LITTLE ROCK — With no debate, the House voted Tuesday to approve a bill to prohibit a doctor from performing an abortion on a woman if he or she knows the woman is seeking an abortion solely because of the sex of the unborn child.

The chamber voted 79-3 to approve House Bill 1434 by Rep. Charlie Collins, R-Fayetteville. The bill goes to the Senate.

Under the bill, before a doctor could perform an abortion, he or she would be required to ask the woman if she knows the sex of her unborn child. If the woman answers that she does, the doctor would be required to request the woman’s medical records relating to her pregnancy.

The doctor would be prohibited from performing an abortion on the woman until “reasonable time and effort” has been spent to obtain the records.

A doctor who performs an abortion on a woman despite knowing that she is seeking an abortion solely because of the sex of the unborn child would be guilty of a Class A misdemeanor punishable by up to a year in jail and a fine of up to $2,500.

The doctor also could have his or her medical license suspended or revoked and would be subject to civil liability. A lawsuit could be filed against the doctor by the woman who received the abortion or her parent or guardian if she is a minor or incompetent.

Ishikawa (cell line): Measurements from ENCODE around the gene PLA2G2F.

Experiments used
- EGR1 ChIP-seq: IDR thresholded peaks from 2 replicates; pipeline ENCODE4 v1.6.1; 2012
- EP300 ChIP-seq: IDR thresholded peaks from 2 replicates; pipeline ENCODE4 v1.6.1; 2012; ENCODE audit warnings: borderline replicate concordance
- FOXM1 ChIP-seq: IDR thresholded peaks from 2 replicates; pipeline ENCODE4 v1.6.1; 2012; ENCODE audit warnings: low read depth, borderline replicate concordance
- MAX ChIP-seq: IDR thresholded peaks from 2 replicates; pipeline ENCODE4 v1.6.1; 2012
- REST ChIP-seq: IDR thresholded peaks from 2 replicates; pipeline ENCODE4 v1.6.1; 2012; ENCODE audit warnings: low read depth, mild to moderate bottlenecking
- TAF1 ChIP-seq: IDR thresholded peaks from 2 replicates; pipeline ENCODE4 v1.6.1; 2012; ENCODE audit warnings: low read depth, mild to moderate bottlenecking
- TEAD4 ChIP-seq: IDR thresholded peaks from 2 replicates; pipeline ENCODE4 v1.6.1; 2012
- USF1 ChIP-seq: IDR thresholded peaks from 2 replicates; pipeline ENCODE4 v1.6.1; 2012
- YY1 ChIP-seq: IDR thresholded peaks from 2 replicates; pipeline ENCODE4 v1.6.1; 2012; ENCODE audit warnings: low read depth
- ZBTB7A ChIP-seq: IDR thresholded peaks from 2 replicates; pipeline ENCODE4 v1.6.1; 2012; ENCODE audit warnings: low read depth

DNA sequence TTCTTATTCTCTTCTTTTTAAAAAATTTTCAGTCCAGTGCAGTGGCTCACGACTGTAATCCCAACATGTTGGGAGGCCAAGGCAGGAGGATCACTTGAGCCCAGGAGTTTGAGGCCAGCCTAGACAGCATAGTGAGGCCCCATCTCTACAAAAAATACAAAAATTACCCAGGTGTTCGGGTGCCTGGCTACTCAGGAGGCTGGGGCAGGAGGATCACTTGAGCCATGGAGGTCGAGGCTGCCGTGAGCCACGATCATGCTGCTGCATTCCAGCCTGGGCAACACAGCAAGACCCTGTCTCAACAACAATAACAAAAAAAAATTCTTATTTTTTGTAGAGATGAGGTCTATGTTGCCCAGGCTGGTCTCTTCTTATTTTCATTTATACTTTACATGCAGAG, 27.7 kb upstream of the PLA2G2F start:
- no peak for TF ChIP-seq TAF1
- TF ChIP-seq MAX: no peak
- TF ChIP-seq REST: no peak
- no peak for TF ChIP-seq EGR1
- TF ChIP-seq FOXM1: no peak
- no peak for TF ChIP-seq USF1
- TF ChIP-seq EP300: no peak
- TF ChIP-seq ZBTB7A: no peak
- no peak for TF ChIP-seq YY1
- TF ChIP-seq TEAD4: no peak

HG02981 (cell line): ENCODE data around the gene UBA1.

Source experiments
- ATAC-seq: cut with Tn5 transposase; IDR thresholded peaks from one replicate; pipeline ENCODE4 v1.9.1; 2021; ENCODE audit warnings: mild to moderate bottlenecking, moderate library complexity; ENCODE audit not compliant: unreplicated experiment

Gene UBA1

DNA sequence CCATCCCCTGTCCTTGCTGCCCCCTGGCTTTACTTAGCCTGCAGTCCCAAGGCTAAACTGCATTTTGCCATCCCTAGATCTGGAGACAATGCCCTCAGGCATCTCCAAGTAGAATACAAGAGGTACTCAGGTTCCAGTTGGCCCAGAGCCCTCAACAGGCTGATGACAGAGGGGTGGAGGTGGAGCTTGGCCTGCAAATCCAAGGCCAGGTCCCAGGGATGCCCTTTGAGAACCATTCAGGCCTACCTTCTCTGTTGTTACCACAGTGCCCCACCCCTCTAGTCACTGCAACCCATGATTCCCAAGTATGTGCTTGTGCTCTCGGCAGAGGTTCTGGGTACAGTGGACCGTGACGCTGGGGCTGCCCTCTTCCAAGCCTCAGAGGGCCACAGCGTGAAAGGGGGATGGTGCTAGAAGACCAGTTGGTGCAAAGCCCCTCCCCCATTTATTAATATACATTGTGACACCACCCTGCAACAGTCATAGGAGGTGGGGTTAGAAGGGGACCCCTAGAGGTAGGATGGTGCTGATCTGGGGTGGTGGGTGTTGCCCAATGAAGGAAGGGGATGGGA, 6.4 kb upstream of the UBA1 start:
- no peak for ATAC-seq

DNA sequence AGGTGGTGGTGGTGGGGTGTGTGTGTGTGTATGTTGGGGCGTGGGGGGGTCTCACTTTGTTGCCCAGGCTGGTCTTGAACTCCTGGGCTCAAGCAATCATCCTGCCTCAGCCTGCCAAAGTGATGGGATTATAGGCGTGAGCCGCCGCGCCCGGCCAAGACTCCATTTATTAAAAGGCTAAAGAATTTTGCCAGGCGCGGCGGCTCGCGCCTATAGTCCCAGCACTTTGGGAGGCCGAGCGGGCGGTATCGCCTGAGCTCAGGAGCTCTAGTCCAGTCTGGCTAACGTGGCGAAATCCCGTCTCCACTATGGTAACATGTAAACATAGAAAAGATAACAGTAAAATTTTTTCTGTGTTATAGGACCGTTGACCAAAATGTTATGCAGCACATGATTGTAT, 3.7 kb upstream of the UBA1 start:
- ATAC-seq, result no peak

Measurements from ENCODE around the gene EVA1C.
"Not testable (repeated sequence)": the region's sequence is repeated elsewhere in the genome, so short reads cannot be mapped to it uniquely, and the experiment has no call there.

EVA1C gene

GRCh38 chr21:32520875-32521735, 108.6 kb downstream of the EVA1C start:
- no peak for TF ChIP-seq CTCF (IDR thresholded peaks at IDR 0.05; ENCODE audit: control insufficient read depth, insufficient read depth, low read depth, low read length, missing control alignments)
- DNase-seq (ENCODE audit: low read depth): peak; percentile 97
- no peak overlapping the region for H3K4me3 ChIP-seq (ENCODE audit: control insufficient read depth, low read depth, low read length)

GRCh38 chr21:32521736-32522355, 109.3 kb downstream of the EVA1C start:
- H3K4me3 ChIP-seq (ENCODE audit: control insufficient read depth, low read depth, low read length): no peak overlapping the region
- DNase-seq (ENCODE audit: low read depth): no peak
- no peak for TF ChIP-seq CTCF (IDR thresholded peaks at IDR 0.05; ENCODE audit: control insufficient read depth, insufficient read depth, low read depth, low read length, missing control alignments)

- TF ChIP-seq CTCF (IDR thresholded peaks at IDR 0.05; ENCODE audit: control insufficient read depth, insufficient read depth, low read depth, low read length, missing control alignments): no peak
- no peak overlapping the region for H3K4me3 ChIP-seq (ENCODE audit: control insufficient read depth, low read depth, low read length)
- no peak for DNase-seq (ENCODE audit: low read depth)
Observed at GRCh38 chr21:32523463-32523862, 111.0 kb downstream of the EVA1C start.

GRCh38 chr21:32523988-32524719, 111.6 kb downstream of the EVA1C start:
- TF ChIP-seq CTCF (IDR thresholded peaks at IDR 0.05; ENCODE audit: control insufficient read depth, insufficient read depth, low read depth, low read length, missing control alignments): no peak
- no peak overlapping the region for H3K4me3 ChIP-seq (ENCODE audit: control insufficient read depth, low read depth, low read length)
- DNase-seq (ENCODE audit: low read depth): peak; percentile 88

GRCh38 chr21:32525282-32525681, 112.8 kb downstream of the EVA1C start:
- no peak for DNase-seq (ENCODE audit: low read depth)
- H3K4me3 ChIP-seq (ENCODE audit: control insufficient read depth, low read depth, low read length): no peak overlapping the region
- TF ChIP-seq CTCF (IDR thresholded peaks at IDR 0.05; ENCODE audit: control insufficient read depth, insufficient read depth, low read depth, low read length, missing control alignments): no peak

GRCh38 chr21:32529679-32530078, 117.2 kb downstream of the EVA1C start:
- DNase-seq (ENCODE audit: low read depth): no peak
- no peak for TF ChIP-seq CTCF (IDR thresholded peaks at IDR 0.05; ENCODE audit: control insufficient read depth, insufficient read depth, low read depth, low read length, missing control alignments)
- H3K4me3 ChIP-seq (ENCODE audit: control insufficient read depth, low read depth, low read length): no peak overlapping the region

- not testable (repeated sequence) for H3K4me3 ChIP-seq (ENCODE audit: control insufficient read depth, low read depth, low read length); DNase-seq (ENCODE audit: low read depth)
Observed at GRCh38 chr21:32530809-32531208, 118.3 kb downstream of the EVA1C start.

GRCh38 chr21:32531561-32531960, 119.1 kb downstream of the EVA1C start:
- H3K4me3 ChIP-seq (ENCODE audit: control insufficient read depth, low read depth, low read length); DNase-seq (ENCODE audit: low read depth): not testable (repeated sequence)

Collins told House members that although parents typically do not learn the sex of a child until it is too late to have an abortion, advances in technology may make that no longer true in a few years.

“The bottom line is, it’s just the right thing to do to have this in the law,” he said.

The American Civil Liberties Union of Arkansas has said the bill is unconstitutional because the U.S. Supreme Court has established that states cannot ban abortions before a fetus becomes viable, or able to live outside the womb.

Earlier in the session, Gov. Asa Hutchinson signed into law a measure to ban the abortion procedure known as dilation and evacuation, except when necessary to protect the mother from death or severe injury. The ACLU has said it will challenge the law, which is set to take effect 90 days after the session ends.